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Contrary to what you’ve seen in the movies, all talk therapy does not begin with a stodgy old man in a tartan blazer with elbow patches suggesting that you “tell me about your mother.” 

While modern talk therapy may have some things in common with these Mad Men-era approaches, the modern forms are much more intentional in how and why they explore certain topics. 

Here are a few examples of the more popular types of talk therapy currently in practice:

Cognitive Behavioral Therapy

Perhaps the most popular type of therapy today, cognitive behavioral therapy (CBT) is effective because of its targeted and functional approach. 

CBT is designed to help people recognize, identify and eventually change thinking and behavior patterns that are harmful or ineffective. 

This is done by replacing them with more accurate thoughts and behaviors that are more productive or functional.

CBT is effective in treating many disorders — depression, anxiety, eating disorders and trauma-related issues — all by helping the patient recognize what keeps happening in their minds and their actions. 

For more on this, you can read our guide to CBT for anxiety.

Eventually, the goal is for the patient to learn how to break the cycle and change for the better.

Interpersonal Therapy

Interpersonal therapy helps patients understand harmful or troublesome interpersonal issues — things like unresolved grief or conflicts with significant others. 

It’s designed to help people learn healthy ways to express their emotions and communicate, and is often used as a short-term treatment, and it’s typically used to treat depression.

Dialectical Behavior Therapy

Dialectical behavior therapy is a specific type of cognitive behavioral therapy that targets emotional issues. 

Often, it is used to treat people with suicidal thoughts, borderline personality disorder or conditions like PTSD or eating disorders. 

The focus of DBT is to empower the patient to take personal responsibility to change their behaviors.

Psychodynamic Therapy

Perhaps the closest thing to the silver screen psychotherapy you’ll see these days, psychodynamic therapy pursues the idea that your problems today are based on childhood experiences and inappropriate repetitive thoughts or unconscious feelings — sometimes called intrusive thoughts.

The point of psychodynamic therapy is to increase self-awareness so that negative thinking and behavioral patterns can be changed. 

Additionally, there’s a more intense version of this type of therapy called psychoanalysis, which differs mostly in its frequency — it’s often conducted several times a week for the patient’s benefit.

Supportive Therapy

Supportive therapy is less of a style of therapy in its own right and more of a self-guided approach to finding the right solutions. 

In supportive therapy, the role of the therapist is to help patients find their own resources and develop their own skills for coping. 

The goal, of course, being to lead to reduced anxiety and increased self-esteem, strengthened coping mechanisms, and even improved social functioning.

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Hopefully, we’ve done a few things in this article. If you were wary of therapy, perhaps it feels a little less intimidating.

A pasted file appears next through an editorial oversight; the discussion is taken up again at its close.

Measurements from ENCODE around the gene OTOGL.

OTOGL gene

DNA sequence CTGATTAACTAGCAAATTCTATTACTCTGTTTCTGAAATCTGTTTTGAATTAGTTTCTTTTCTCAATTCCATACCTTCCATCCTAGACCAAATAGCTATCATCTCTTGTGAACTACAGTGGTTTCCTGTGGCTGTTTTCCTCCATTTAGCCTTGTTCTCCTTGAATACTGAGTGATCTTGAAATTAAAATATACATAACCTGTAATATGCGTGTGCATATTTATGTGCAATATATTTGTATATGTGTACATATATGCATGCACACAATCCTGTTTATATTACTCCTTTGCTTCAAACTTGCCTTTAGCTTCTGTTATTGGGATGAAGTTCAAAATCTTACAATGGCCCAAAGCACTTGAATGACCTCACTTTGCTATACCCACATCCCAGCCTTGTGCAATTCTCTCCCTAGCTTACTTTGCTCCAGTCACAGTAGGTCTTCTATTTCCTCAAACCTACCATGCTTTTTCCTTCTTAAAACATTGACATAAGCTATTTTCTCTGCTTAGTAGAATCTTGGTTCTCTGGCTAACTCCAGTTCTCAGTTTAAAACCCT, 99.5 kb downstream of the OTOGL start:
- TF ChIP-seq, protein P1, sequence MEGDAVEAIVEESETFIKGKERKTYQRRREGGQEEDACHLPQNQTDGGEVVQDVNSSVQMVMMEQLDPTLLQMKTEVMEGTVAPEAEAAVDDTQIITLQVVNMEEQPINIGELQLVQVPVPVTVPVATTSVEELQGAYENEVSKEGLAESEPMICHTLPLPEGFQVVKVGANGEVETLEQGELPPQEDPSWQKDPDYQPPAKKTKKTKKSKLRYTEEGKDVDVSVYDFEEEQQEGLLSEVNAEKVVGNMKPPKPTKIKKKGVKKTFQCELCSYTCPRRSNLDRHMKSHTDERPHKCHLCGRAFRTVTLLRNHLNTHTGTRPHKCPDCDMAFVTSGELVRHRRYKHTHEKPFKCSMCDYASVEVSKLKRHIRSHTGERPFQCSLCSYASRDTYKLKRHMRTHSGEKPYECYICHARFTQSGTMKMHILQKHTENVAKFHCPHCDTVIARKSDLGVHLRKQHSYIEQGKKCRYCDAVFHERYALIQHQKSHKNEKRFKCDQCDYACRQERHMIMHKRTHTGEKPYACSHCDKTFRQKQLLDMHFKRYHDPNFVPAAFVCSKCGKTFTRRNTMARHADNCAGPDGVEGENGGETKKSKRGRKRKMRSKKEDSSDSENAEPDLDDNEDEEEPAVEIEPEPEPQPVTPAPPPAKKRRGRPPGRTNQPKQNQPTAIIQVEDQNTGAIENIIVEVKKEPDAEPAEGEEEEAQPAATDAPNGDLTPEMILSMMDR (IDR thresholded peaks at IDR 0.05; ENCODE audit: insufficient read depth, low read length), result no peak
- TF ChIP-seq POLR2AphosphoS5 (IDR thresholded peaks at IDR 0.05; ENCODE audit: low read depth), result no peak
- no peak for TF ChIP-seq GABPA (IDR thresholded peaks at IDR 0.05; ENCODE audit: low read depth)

If you were unsure of how therapy works, hopefully it feels a little more straight forward. 

If you’ve been wondering if therapy is right for you, hopefully we’ve convinced you that it’s for everyone

If you’ve been feeling tired, anxious, chronically sad or just isolated, talking to someone — anyone — is a great next step. 

You can read our guide on how to tell someone you're depressed if you need more advice.

Verbalizing how you’re feeling is a great way to take the power out of those emotions, by enlisting someone to validate your feelings, and perhaps give you some context. 

However, while friends and family may be great in the short term, a therapy professional can do more for you. 

If you don’t know where to get started, we might be able to help. Hers has a multitude of therapeutic resources available, including individual and group resources with the benefits of therapy we discussed earlier.

4 Sources

Hims & Hers has strict sourcing guidelines to ensure our content is accurate and current. We rely on peer-reviewed studies, academic research institutions, and medical associations. We strive to use primary sources and refrain from using tertiary references.

  1. Anxiety disorders. (n.d.). Retrieved March 19, 2021, from
  2. Bandelow, B., Michaelis, S., & Wedekind, D. (2017). Treatment of anxiety disorders. Dialogues in clinical neuroscience, 19(2), 93–107.
  3. Taylor C. B. (2006). Panic disorder. BMJ (Clinical research ed.), 332(7547), 951–955. Retrieved from
  4. National Institute of Mental Health. “Any Anxiety Disorder.”

This article is for informational purposes only and does not constitute medical advice. The information contained herein is not a substitute for and should never be relied upon for professional medical advice. Always talk to your doctor about the risks and benefits of any treatment. Learn more about our editorial standards here.

Katelyn Hagerty, FNP

Kate Hagerty is a board-certified Family Nurse Practitioner with over a decade of healthcare experience. She has worked in critical care, community health, and as a retail health provider.

She received her undergraduate degree in nursing from the University of Delaware and her master's degree from Thomas Jefferson University. You can find Katelyn on Doximity for more information.